The Pentagon is exploring the idea of getting countries to commit to the number of F-35s they plan to purchase by offering cost incentives as a way to keep prices stable for the United States and other nations lined up to buy the fifth-generation fighter jet, the Pentagon’s top weapons buyer said Thursday.
Frank Kendall, the undersecretary of defense for acquisition, emphasized that officials were still in the early stages of discussing such a plan and said it wouldn't be useful until the program itself was more stable and under consistent, higher rates of production. Persuading countries to formalize quantities would avoid price fluctuations that come when numbers are lowered or pushed back, he said.
Kendall noted that like the United States, other countries are experiencing budget difficulties and have their own political processes and military procurement priorities, but said once countries have worked through their plan it could be beneficial to get them to commit to numbers through price incentives.
“Looking forward, we would consider an idea that would provide some positive and negative incentives for people to sign up to specific numbers of buys, once their political process supports that so that you would incentivize everybody to stay in,” Kendall told reporters on a conference call. “There’d be a positive incentive for meeting your commitment and a negative incentive if you didn’t.”
“We haven’t gotten to that yet, but it’s something we’re just barely beginning to talk about as a possibility,” he added.
There are seven international partners at varying tiers of investment on the F-35’s development, including the United Kingdom, Italy, the Netherlands, Canada, Denmark, Norway and Turkey. Some have changed their plans because of budgeting issues and political pressures, in part related to technical and design problems that have caused costs to skyrocket and massive delays.
Lockheed Martin [LMT] is the prime contractor for the stealth aircraft. Pratt & Whitney, a division of United Technologies [UTX], is the engine maker.
Canada has been re-evaluating its participation in the program, although a Reuters report earlier this month said a government task force intends to recommend the purchase of 65 F-35s. Italy and Turkey are also taking a second look at their role and may delay their plans to buy the aircraft or reduce the numbers.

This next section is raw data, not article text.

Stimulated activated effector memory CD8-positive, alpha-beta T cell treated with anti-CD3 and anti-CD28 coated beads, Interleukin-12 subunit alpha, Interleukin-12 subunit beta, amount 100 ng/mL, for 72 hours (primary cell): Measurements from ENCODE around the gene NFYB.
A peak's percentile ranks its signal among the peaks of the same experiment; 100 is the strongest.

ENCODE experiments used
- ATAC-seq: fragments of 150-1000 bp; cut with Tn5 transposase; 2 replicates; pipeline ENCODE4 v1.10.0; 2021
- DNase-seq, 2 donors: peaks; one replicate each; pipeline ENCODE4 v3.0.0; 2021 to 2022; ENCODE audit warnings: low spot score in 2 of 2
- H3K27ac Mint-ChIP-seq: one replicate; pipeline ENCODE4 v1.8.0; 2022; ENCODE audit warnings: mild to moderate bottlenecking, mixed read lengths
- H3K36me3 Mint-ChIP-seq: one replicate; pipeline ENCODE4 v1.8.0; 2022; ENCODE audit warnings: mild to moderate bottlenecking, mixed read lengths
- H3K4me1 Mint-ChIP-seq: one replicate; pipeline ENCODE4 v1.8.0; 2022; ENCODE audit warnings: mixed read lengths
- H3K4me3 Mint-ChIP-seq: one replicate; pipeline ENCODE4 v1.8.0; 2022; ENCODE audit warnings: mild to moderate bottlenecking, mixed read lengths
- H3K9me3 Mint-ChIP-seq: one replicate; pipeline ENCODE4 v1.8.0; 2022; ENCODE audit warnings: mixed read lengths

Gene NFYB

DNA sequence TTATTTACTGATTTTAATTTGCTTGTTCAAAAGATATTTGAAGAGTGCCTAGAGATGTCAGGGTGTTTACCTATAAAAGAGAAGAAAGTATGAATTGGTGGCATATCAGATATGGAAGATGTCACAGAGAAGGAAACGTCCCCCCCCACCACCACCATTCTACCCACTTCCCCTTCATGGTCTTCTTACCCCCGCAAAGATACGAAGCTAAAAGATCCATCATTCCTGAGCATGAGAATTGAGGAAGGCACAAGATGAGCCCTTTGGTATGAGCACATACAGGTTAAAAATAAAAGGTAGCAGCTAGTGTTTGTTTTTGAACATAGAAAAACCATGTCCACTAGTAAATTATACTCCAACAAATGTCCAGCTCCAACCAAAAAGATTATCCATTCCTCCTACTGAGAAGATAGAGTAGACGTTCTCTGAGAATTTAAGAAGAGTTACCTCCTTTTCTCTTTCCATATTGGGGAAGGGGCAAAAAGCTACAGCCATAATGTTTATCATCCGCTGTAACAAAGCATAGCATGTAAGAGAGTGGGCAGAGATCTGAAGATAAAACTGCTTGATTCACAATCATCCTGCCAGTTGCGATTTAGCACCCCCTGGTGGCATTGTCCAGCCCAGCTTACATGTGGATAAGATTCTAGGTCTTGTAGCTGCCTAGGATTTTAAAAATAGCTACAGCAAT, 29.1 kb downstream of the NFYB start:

Israel, Japan and South Korea have announced plans to buy the F-35s as well under the U.S. foreign military sales program. After Japan announced it had selected the F-35 in a competition more than two years ago, Tokyo quickly warned that the decision was conditioned on getting costs under control.
The Pentagon is continuing to work to bring cost down by keeping pressure on the contractors to improve performance in engineering and production, and by also looking at ways to lower operational and sustainment costs once the airplanes are delivered in the fleet.
Kendall conceded that over the last year the F-35’s reliability, meaning the failure rates of the aircraft systems and parts, has only made small gains. “There (is) some marginal evidence of improvement but it’s not enough,” he said.
However, the program has been implementing “specific plans for how to get them where they are to where they need to be,” including by finding better ways to measure performance and failure rates, he said, adding he expects that to begin paying off in the near future.
“It takes a little while to see those results when you look at the whole fleet of aircraft, but in the more recent aircraft with the fixes in we should be seeing results pretty quickly,” he said.